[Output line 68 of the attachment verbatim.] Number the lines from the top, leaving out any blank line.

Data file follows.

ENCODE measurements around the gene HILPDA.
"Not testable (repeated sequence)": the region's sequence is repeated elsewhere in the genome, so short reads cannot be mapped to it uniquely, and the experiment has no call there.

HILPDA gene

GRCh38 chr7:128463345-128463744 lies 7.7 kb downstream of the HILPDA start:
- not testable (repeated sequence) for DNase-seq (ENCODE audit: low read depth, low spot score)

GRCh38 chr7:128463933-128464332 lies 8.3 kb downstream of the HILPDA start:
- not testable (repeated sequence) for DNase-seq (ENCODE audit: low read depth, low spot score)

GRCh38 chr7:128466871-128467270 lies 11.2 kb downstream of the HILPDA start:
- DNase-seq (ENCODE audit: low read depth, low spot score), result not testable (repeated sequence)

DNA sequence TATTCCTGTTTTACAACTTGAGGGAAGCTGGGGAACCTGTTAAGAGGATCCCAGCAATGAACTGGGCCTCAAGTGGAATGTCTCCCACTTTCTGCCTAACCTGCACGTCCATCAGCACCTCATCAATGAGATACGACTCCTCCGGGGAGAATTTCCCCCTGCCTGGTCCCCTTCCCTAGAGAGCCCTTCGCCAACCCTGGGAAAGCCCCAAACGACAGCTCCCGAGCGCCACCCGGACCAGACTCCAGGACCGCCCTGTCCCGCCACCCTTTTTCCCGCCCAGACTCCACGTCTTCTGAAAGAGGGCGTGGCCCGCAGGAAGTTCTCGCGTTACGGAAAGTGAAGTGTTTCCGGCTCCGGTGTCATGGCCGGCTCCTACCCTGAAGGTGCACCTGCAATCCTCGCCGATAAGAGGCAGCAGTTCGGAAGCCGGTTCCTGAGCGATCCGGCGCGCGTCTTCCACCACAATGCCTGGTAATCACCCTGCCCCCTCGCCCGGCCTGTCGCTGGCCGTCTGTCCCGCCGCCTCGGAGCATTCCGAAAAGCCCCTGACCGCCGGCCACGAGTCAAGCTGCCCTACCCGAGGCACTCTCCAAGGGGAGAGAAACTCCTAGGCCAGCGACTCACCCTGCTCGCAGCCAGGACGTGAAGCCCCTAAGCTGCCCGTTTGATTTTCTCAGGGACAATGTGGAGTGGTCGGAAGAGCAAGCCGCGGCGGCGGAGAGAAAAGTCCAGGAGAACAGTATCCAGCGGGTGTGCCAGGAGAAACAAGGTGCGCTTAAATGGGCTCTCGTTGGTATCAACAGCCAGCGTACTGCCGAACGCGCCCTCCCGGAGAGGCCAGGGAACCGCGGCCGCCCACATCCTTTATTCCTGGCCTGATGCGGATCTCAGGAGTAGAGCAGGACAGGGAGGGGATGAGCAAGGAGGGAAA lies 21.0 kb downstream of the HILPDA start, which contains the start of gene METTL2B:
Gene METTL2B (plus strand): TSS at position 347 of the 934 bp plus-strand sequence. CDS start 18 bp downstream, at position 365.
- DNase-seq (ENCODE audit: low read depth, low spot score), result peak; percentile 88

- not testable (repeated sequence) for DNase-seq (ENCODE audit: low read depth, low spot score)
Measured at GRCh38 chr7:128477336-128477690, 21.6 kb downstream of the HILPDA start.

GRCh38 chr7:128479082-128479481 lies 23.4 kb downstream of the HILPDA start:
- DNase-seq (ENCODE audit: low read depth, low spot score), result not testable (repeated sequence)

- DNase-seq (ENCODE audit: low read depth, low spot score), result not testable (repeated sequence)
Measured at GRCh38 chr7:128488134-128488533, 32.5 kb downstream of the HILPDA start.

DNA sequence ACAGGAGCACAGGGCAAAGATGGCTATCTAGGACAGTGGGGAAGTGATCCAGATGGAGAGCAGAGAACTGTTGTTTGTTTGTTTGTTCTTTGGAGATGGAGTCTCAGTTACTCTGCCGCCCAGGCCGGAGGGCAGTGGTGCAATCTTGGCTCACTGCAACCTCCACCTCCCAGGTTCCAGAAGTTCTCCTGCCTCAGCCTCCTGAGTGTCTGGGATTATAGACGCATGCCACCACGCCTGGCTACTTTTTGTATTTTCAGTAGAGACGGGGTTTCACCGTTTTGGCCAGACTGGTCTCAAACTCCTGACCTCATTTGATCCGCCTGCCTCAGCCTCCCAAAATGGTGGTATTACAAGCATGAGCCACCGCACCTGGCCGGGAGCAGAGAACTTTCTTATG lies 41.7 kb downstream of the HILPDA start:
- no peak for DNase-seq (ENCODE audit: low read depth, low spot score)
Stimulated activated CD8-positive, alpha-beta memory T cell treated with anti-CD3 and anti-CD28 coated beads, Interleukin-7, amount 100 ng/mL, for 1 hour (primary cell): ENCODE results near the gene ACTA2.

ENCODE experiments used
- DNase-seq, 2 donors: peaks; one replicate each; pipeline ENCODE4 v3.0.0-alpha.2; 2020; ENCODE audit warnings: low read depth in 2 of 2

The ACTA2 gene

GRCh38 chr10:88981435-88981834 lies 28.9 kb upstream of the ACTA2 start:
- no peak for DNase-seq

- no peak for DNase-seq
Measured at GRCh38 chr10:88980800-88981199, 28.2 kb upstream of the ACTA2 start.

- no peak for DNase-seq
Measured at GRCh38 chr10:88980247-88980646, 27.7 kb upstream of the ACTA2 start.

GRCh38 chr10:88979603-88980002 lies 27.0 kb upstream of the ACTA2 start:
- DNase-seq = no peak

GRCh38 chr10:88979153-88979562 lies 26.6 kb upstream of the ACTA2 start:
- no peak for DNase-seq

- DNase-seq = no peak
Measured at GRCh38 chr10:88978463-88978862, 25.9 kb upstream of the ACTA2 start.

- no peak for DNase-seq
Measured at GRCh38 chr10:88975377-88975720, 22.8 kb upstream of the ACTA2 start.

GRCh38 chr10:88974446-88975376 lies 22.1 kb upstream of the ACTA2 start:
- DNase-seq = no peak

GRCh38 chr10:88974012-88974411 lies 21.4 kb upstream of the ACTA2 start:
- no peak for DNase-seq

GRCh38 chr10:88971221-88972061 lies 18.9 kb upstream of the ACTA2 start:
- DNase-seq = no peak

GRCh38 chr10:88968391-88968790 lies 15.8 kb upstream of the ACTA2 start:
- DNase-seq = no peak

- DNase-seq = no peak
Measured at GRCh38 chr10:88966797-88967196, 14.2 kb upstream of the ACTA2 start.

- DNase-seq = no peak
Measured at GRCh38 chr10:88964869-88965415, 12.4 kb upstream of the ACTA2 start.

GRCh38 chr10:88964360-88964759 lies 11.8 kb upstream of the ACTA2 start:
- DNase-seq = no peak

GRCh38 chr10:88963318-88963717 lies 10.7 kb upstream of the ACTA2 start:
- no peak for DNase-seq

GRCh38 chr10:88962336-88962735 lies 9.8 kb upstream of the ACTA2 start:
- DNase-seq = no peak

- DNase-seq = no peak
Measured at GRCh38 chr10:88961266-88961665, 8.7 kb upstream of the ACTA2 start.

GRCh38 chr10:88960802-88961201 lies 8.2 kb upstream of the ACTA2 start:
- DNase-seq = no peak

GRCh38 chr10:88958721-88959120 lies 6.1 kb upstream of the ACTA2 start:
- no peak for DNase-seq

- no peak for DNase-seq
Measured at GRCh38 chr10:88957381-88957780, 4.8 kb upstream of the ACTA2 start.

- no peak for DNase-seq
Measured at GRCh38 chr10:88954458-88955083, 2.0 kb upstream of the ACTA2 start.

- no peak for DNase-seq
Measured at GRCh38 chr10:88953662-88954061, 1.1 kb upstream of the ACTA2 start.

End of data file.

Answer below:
Measured at GRCh38 chr10:88953662-88954061, 1.1 kb upstream of the ACTA2 start.